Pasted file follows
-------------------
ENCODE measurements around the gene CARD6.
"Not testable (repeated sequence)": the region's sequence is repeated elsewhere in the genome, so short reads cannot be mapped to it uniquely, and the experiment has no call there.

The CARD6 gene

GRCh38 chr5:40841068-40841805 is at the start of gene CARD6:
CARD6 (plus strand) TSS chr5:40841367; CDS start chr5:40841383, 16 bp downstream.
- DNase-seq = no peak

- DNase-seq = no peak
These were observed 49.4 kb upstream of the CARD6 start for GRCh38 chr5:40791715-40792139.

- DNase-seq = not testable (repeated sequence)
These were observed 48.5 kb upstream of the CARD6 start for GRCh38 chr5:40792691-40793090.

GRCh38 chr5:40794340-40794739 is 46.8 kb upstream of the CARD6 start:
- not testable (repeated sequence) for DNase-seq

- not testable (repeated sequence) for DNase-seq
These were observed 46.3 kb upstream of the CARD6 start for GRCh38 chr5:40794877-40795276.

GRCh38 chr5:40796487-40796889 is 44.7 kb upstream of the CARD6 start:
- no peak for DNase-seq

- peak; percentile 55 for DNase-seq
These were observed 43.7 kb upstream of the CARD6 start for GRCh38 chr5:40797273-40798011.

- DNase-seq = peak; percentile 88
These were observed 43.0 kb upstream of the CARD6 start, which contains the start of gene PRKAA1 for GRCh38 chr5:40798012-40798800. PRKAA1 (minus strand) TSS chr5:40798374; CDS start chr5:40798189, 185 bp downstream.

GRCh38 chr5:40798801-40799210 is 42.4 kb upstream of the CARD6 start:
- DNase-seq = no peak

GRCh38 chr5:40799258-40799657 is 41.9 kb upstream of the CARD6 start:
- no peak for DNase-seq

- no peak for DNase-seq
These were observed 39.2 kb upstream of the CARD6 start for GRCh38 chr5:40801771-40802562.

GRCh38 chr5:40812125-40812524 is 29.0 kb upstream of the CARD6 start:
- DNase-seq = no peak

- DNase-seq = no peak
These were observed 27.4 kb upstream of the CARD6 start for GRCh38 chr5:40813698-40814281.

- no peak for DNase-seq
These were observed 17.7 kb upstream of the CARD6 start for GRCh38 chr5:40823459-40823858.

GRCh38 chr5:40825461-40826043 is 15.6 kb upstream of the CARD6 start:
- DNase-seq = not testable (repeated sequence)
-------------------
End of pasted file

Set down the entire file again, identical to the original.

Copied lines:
ENCODE measurements around the gene CARD6.
"Not testable (repeated sequence)": the region's sequence is repeated elsewhere in the genome, so short reads cannot be mapped to it uniquely, and the experiment has no call there.

The CARD6 gene

GRCh38 chr5:40841068-40841805 is at the start of gene CARD6:
CARD6 (plus strand) TSS chr5:40841367; CDS start chr5:40841383, 16 bp downstream.
- DNase-seq = no peak

- DNase-seq = no peak
These were observed 49.4 kb upstream of the CARD6 start for GRCh38 chr5:40791715-40792139.

- DNase-seq = not testable (repeated sequence)
These were observed 48.5 kb upstream of the CARD6 start for GRCh38 chr5:40792691-40793090.

GRCh38 chr5:40794340-40794739 is 46.8 kb upstream of the CARD6 start:
- not testable (repeated sequence) for DNase-seq

- not testable (repeated sequence) for DNase-seq
These were observed 46.3 kb upstream of the CARD6 start for GRCh38 chr5:40794877-40795276.

GRCh38 chr5:40796487-40796889 is 44.7 kb upstream of the CARD6 start:
- no peak for DNase-seq

- peak; percentile 55 for DNase-seq
These were observed 43.7 kb upstream of the CARD6 start for GRCh38 chr5:40797273-40798011.

- DNase-seq = peak; percentile 88
These were observed 43.0 kb upstream of the CARD6 start, which contains the start of gene PRKAA1 for GRCh38 chr5:40798012-40798800. PRKAA1 (minus strand) TSS chr5:40798374; CDS start chr5:40798189, 185 bp downstream.

GRCh38 chr5:40798801-40799210 is 42.4 kb upstream of the CARD6 start:
- DNase-seq = no peak

GRCh38 chr5:40799258-40799657 is 41.9 kb upstream of the CARD6 start:
- no peak for DNase-seq

- no peak for DNase-seq
These were observed 39.2 kb upstream of the CARD6 start for GRCh38 chr5:40801771-40802562.

GRCh38 chr5:40812125-40812524 is 29.0 kb upstream of the CARD6 start:
- DNase-seq = no peak

- DNase-seq = no peak
These were observed 27.4 kb upstream of the CARD6 start for GRCh38 chr5:40813698-40814281.

- no peak for DNase-seq
These were observed 17.7 kb upstream of the CARD6 start for GRCh38 chr5:40823459-40823858.

GRCh38 chr5:40825461-40826043 is 15.6 kb upstream of the CARD6 start:
- DNase-seq = not testable (repeated sequence)